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Name a valve for me.

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  • TrainingNut
    replied
    In my area it is always called a Hydrant Assist Valve, or HAV.

    Leave a comment:


  • LaFireEducator
    replied
    Sounds very similar to the Jaffrey 4-Way Valve we used in Vermont, except both of the boost connections (valve-to-engine and engine-to-valve) connections were 2.5".

    It was similar to Bou's picture except the direct flow discharge was 4" and it connected to the steamer, not a 2.5" port.
    Last edited by LaFireEducator; 07-28-2006, 03:22 PM.

    Leave a comment:


  • hwoods
    replied
    Well.........

    The Humat goes on the Steamer (4-4.5 or whatever) connection, not the 2.5 You connect it to the Hydrant and turn the hydrant on, and the line from the hydrant to the Engine is charged. Later, when another Engine arrives, they connect their suction sleeve to the Steamer outlet on the Humat, and connect a line from their discharge to the Humat "passthru" intake. This allows the second engine to take the water from the hydrant in thru their pump, then boost the pressure and send it back thru the Humat and down the supply line to the first engine.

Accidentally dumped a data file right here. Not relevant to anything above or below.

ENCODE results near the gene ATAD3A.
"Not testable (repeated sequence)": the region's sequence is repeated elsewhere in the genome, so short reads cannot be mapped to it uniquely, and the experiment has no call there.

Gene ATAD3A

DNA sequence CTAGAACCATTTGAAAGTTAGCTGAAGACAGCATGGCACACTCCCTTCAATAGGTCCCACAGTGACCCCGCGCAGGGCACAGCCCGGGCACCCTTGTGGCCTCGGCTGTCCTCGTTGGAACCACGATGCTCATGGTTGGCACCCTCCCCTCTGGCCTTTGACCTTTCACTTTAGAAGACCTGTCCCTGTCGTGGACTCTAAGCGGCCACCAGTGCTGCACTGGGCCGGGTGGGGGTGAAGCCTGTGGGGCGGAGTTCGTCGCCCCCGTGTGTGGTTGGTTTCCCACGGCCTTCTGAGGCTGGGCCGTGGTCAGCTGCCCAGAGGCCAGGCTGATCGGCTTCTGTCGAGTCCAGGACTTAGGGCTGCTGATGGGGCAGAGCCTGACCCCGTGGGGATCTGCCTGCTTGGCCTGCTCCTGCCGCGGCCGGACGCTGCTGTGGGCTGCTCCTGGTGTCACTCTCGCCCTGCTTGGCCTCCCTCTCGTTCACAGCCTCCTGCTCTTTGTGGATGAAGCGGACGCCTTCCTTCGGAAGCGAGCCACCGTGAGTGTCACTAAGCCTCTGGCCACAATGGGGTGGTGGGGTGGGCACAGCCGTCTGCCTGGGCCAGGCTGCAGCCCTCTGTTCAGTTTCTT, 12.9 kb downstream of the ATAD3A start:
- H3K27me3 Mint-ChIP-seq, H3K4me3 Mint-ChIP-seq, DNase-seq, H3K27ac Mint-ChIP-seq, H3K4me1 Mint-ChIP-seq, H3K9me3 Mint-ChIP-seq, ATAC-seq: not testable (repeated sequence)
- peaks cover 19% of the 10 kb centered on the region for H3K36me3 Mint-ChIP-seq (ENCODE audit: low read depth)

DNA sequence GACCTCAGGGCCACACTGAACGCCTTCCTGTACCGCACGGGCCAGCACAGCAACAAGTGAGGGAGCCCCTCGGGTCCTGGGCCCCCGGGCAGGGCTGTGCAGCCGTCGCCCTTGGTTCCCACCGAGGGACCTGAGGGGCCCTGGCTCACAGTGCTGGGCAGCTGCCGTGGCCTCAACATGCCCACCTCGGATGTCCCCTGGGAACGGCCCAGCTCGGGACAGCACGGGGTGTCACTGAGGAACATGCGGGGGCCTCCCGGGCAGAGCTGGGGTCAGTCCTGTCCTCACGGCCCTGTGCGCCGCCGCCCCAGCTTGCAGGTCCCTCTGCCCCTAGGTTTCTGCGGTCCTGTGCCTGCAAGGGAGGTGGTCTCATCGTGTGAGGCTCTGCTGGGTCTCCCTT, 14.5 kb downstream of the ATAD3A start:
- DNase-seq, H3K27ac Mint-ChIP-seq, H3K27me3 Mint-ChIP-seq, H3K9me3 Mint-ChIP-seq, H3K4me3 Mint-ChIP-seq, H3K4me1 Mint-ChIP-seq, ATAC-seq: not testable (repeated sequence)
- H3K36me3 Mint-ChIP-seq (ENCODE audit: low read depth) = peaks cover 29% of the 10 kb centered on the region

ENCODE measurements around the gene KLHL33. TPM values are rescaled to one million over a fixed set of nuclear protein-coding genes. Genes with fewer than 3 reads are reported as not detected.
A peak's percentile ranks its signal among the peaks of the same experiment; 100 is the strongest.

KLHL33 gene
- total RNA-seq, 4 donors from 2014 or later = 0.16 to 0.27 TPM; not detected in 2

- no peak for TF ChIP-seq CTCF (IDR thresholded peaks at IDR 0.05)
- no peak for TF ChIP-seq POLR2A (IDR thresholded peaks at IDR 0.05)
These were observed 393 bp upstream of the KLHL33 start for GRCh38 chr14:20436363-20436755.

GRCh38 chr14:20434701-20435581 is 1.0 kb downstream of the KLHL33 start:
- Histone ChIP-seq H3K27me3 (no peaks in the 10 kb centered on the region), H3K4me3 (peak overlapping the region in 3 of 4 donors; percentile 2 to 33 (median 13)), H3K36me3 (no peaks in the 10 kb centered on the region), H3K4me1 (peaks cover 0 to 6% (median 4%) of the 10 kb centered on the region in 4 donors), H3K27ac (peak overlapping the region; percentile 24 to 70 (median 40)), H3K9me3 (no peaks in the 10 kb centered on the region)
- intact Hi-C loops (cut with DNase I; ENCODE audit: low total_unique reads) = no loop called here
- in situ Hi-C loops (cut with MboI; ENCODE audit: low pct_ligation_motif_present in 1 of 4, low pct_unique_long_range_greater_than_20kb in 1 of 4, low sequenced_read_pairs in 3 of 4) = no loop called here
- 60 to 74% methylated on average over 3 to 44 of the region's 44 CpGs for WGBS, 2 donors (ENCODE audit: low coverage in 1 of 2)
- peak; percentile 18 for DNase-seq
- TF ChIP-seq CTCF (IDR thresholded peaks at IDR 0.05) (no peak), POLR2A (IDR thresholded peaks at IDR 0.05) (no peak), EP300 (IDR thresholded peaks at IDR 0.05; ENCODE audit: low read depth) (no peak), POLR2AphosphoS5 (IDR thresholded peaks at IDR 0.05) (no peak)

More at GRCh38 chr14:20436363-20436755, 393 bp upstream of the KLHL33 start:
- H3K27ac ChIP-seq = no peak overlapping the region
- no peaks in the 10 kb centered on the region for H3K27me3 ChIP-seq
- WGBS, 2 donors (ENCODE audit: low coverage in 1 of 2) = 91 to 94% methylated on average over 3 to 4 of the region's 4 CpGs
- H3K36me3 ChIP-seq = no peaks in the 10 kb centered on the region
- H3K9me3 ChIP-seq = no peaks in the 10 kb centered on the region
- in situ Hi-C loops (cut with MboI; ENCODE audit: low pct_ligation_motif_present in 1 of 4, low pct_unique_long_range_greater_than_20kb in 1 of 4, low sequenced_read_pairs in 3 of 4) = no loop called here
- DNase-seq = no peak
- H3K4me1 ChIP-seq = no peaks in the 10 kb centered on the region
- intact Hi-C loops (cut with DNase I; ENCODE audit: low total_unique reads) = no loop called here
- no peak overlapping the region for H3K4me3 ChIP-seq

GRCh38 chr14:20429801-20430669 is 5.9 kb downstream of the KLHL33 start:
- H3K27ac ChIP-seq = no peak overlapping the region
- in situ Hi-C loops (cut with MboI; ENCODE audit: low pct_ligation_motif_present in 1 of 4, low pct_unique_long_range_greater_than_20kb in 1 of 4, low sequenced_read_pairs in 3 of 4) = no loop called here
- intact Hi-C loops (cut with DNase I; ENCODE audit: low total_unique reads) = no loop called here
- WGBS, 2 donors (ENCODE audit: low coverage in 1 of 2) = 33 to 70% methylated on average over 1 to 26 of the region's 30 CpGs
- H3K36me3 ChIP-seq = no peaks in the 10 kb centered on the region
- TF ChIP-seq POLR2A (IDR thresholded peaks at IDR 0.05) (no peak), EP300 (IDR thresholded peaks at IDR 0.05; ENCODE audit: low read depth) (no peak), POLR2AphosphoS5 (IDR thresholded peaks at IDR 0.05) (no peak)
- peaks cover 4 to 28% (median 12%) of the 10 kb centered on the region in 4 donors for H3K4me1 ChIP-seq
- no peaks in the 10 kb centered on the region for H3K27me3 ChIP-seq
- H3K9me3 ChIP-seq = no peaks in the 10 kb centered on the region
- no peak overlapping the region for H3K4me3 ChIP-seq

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  • Res343cue
    replied
    Originally posted by CALFFBOU
    Hmmmm....Fooled me. At first I thought you were talking about a "Blake 4-way" valve.

    -Bou

    Link- www.firehydrant.org/info/4way1.html

    What's the difference between that and a "Humat" or "Hydrant Assist Valve" ?

    Leave a comment:


  • CALFFBOU
    replied
    Hmmmm....Fooled me. At first I thought you were talking about a "Blake 4-way" valve.

    -Bou

    Link- www.firehydrant.org/info/4way1.html

    Last edited by CALFFBOU; 07-27-2006, 06:42 PM.

    Leave a comment:


  • LaFireEducator
    replied
    The 4-Way hydrant Valve was used every time we hooked up to a hydrant in my department in Vermont. Our hydrants had very good flow, but very low pressure (most less than 20 psi), so the 4-Way valve would allow the first in engine to lay a line from the hydrant and flow water, and then the second due could just come in and pump-through the 4-Way to increase the flow from the plug. It also eliminated the problem with our odd ball steamers that were not the same size as our mutual aid departments as all the connections on the 4-Way were standard 4" storz.

    They were also very helpful in relay pumping situations as the hose just had to be on the ground and connected to the 4-Way for water to flow. The pumps could take thier sweet time hooking up to boost pressure. (We also had a hose cart which could lay and we could flow water before waiting for the pumps needed for the relay)